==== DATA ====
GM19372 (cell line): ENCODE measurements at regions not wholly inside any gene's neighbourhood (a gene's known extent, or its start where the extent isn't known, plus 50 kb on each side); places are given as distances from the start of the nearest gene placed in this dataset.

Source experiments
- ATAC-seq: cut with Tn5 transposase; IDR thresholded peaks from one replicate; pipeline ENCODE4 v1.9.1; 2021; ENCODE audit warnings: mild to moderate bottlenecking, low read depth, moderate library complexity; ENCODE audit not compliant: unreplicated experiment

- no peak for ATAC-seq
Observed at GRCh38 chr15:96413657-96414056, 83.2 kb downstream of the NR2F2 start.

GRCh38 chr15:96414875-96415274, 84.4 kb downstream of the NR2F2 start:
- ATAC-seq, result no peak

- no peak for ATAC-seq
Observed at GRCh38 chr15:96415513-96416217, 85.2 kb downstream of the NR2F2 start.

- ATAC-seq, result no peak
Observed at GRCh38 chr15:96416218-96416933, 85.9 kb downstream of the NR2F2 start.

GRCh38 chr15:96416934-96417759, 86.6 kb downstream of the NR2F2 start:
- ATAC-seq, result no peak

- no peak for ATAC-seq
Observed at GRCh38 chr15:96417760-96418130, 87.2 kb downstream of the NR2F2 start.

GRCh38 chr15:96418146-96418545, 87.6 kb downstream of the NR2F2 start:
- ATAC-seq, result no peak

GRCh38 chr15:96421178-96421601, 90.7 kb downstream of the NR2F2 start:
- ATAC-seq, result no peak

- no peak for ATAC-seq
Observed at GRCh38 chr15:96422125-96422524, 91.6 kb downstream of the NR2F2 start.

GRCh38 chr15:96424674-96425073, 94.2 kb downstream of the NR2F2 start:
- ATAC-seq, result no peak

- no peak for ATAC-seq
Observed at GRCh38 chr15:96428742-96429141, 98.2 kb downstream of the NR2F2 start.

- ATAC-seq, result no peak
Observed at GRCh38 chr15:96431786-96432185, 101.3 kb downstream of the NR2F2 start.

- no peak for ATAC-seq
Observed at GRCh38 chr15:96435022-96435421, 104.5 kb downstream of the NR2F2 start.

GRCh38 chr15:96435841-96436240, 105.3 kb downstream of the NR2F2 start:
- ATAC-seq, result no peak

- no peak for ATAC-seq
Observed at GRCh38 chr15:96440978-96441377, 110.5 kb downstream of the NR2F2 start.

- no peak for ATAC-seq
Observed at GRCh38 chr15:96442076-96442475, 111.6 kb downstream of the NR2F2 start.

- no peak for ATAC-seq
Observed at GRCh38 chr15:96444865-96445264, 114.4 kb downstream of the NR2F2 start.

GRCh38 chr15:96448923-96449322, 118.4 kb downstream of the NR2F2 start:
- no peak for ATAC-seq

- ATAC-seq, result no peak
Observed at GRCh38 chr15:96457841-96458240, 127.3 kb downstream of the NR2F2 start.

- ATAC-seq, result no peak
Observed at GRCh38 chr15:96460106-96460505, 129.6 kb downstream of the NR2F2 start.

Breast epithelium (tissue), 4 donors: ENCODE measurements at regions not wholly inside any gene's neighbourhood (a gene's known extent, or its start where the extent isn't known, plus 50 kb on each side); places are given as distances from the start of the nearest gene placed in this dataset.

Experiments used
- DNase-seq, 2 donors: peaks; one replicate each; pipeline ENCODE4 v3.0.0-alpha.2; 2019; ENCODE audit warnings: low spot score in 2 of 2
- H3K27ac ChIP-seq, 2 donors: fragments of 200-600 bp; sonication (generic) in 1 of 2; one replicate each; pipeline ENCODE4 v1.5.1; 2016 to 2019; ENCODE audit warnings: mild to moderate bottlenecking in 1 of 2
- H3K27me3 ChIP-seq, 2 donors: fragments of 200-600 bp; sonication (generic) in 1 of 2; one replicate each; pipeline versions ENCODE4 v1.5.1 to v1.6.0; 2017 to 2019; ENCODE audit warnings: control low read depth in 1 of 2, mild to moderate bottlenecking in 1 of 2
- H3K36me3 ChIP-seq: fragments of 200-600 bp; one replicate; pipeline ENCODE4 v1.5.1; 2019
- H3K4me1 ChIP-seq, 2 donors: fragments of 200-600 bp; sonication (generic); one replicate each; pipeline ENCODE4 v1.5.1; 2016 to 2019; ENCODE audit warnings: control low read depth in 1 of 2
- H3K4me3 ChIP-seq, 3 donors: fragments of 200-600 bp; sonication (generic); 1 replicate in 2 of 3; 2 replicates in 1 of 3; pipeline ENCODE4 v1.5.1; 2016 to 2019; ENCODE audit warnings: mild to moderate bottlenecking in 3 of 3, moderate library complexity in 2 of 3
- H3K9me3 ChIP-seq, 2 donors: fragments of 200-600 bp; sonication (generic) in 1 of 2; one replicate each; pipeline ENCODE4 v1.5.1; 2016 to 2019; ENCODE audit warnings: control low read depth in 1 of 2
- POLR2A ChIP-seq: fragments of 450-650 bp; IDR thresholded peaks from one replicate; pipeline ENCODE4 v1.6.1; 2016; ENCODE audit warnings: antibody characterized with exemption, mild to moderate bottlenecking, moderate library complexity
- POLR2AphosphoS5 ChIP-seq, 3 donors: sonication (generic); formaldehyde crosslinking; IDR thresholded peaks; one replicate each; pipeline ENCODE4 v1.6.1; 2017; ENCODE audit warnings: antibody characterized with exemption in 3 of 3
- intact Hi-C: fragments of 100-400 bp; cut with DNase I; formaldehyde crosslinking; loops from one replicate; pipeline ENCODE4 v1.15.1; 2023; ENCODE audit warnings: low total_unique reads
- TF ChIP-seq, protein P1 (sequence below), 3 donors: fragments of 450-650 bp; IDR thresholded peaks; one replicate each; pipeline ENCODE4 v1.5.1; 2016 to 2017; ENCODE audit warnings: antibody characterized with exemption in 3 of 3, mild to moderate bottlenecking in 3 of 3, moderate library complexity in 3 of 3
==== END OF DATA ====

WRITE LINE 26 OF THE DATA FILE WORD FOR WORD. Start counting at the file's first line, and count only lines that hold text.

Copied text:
- ATAC-seq, result no peak